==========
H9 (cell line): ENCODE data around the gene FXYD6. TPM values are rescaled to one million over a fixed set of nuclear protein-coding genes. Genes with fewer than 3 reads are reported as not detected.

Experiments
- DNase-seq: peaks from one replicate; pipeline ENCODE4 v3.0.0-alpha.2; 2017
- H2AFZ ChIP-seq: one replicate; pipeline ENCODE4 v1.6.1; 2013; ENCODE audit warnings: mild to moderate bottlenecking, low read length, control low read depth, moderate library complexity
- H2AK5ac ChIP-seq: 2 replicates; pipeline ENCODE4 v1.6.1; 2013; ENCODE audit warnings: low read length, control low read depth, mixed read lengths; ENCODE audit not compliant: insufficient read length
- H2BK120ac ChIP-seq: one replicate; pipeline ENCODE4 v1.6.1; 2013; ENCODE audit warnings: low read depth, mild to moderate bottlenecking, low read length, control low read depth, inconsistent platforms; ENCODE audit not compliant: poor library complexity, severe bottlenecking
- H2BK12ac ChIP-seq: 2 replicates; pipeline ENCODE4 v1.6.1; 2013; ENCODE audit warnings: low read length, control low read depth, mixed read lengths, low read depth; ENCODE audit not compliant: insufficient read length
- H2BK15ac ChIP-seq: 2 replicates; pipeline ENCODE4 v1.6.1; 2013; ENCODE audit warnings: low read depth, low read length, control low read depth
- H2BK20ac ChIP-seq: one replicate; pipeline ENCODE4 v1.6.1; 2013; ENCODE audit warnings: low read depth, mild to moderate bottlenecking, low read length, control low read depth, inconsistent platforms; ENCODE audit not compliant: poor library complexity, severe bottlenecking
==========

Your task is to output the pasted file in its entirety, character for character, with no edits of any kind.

H9 (cell line): ENCODE data around the gene FXYD6. TPM values are rescaled to one million over a fixed set of nuclear protein-coding genes. Genes with fewer than 3 reads are reported as not detected.

Experiments
- DNase-seq: peaks from one replicate; pipeline ENCODE4 v3.0.0-alpha.2; 2017
- H2AFZ ChIP-seq: one replicate; pipeline ENCODE4 v1.6.1; 2013; ENCODE audit warnings: mild to moderate bottlenecking, low read length, control low read depth, moderate library complexity
- H2AK5ac ChIP-seq: 2 replicates; pipeline ENCODE4 v1.6.1; 2013; ENCODE audit warnings: low read length, control low read depth, mixed read lengths; ENCODE audit not compliant: insufficient read length
- H2BK120ac ChIP-seq: one replicate; pipeline ENCODE4 v1.6.1; 2013; ENCODE audit warnings: low read depth, mild to moderate bottlenecking, low read length, control low read depth, inconsistent platforms; ENCODE audit not compliant: poor library complexity, severe bottlenecking
- H2BK12ac ChIP-seq: 2 replicates; pipeline ENCODE4 v1.6.1; 2013; ENCODE audit warnings: low read length, control low read depth, mixed read lengths, low read depth; ENCODE audit not compliant: insufficient read length
- H2BK15ac ChIP-seq: 2 replicates; pipeline ENCODE4 v1.6.1; 2013; ENCODE audit warnings: low read depth, low read length, control low read depth
- H2BK20ac ChIP-seq: one replicate; pipeline ENCODE4 v1.6.1; 2013; ENCODE audit warnings: low read depth, mild to moderate bottlenecking, low read length, control low read depth, inconsistent platforms; ENCODE audit not compliant: poor library complexity, severe bottlenecking